The best way to keep the players focused is to have constant movement and change. If one small group is practicing plays, another group can be doing drills while waiting for their turn. This keeps everyone busy and prevents boredom. Have the assistant supervise one group while you coach the other.
Use several footballs so that every player can perform the drills at the same time. That will cut down on the amount of time a player is standing around and watching the other players go through the activity. The time that a player is not engaged in activity is the time you will “lose them”. Also, to keep everything new and exciting, each drill should last no more than 5-10 minutes. Gauge your team’s attention span and adjust the length of each drill accordingly.
Dealing with problem players can be quite difficult - get a handle on this situation quickly. Coaching a bunch of young flag football players is difficult enough when everyone is cooperating - Throw in a few behavioral problems and the season can deteriorate quickly. In a behavioral problem situation, take a look at the situation, analyze what may be causing the problem and attempt to address it accordingly and as quickly as possible.
Setting this early can lead to a more organized practice not just for one meeting but for the rest of the season. Earn and engage the kid's respect so they will stay focused on the game and not engage in disruptive activities. Call the player aside and talk to them if you feel it's necessary. We do not encourage coaches to use exercise (running laps, push-ups, etc) as a punitive measure, but we do recognize that some players will respond to this in small doses. Benching them (for a few minutes) is more effective, as this deprives them of the chance to participate in the activity that they're supposed to be engaging in.
Get as Many Volunteers as You Can (You Will Need Them)
Coaching should be looked upon as a team effort. Running a team of 5-10 youngsters is quite a bit of work - you will need some help. You may or may not have an assistant coach assigned to your team – regardless, at the first practice, seek out other assistant coaches. To run an effective flag football team you should have at a minimum 1 assistant coach. You will quickly learn that during practice, it can be difficult to get up to 10 players to pay attention and understand what is required from them. It's great to have a coach for every 4-5 players to help keep the players focused.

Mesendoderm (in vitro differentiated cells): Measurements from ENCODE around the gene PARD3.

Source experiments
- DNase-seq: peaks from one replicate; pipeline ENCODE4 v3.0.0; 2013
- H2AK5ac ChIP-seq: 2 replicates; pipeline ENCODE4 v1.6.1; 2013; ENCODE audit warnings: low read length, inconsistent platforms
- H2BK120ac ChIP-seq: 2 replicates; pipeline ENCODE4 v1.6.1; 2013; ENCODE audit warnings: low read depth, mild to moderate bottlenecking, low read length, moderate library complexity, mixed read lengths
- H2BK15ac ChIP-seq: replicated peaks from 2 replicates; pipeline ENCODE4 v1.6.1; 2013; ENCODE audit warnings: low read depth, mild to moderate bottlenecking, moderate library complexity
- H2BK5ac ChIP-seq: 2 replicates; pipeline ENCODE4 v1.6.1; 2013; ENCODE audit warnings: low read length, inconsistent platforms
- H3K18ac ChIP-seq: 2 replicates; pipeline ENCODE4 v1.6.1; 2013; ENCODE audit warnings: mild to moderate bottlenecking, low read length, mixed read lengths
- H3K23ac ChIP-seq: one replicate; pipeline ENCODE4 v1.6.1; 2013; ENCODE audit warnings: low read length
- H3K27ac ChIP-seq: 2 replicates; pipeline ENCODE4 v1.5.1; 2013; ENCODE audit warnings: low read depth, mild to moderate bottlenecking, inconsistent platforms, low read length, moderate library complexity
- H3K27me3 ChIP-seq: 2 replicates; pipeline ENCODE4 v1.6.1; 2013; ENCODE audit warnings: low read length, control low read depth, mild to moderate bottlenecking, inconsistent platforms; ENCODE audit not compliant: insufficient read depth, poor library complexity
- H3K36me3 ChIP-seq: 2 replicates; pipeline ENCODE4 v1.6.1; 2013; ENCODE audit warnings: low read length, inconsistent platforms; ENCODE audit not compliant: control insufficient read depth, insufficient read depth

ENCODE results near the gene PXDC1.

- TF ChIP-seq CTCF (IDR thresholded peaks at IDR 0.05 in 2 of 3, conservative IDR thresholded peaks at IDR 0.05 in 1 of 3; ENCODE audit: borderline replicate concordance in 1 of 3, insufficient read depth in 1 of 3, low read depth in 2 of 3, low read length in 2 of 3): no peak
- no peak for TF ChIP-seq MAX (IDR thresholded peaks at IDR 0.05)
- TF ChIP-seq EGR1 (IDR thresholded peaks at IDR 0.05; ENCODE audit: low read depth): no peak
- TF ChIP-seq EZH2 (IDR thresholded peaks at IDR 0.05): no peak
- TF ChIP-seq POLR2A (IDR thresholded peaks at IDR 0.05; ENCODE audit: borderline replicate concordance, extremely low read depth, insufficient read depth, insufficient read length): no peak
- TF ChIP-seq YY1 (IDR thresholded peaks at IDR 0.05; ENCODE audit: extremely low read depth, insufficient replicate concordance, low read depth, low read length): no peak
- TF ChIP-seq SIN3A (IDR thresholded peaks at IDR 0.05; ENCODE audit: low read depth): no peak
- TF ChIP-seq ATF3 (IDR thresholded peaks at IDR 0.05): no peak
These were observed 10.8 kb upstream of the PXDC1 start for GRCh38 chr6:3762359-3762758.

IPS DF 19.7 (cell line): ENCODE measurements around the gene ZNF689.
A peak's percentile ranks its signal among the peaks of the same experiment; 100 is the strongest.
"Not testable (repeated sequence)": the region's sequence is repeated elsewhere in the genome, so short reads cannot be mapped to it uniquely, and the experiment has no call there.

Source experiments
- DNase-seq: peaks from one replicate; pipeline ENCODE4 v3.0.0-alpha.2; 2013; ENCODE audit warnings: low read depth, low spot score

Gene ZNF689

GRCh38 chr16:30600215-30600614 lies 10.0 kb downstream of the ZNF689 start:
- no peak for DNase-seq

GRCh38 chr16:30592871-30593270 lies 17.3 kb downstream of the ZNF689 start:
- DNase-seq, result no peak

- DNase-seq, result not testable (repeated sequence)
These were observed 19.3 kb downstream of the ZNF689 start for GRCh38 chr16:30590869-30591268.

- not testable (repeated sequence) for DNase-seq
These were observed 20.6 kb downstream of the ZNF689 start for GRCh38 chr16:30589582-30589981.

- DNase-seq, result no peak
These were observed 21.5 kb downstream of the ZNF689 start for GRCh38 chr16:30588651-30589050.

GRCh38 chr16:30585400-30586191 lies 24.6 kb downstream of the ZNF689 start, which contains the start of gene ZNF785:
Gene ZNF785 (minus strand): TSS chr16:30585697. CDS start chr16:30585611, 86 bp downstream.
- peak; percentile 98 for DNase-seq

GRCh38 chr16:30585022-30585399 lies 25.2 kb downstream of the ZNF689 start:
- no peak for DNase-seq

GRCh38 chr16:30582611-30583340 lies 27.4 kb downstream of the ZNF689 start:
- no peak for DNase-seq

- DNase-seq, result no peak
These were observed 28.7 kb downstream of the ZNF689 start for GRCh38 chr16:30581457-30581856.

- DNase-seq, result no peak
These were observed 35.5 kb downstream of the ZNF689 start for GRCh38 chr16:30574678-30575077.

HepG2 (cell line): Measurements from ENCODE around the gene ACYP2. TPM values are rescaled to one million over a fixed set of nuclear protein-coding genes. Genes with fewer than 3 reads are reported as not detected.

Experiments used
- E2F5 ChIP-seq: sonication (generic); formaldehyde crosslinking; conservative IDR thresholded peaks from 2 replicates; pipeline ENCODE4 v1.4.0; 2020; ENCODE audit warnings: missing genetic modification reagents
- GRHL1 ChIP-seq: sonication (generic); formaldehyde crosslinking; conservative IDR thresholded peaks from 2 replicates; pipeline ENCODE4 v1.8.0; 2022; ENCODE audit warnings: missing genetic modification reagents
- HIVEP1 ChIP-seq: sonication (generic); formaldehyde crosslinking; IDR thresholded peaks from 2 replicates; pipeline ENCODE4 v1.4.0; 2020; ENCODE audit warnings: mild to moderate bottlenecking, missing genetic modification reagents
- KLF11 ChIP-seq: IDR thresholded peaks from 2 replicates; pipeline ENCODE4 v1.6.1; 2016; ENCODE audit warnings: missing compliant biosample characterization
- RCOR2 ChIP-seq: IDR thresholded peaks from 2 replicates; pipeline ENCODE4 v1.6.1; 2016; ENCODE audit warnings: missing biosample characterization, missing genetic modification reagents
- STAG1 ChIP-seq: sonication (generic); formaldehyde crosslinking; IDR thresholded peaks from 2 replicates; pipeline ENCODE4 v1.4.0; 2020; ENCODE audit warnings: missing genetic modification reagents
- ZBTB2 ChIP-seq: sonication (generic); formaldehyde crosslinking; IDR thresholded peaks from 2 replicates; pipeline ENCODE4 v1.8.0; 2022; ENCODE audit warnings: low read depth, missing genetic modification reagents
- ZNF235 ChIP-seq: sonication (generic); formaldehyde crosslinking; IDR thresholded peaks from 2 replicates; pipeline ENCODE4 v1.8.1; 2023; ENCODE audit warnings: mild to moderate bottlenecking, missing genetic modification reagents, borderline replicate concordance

Before every practice, give a detailed explanation to all the assistant coaches and parent helpers. Go over what drills the team will be doing and what you need them (the coaches) to do.
Be willing to accept suggestions and constructive criticism from parents during the season. Parents may have an “outside” view of how things are going and their input can be valuable.
For the overbearing parent that seems to have a problem with everything you try to do: have them volunteer as an assistant coach - in most cases, the parent will see that some things are easier said than done. Having the parent make a commitment to the running of the team may quiet them down and may help instead of hurt the coaching process.
The Over-Critical Parent
There is nothing that will discourage a child more than criticism, especially from his or her own parent. Remember, at this level, your SECOND goal should be to teach the players some football skills. The FIRST and most important goal for the season is to HAVE FUN!! You want the players to grow to love the game and continue playing for years to come. Hopefully at this beginner level, you will not have to deal with parents who are over critical with their children.
If a problem with a parent persists, discreetly take the parent aside, and once again explain your coaching philosophy to them. Explain that their criticisms are a distraction to not only their child, but to the entire team. Another tactic is to move the child to the opposite side of the field, away from the parent and away from the comments. Also, remind them of the Parent Code of Conduct that they signed during registration. Regardless of the situation, all of the kids on the field playing or observing the game are watching our examples, and we should carry ourselves with that idea in mind. Always.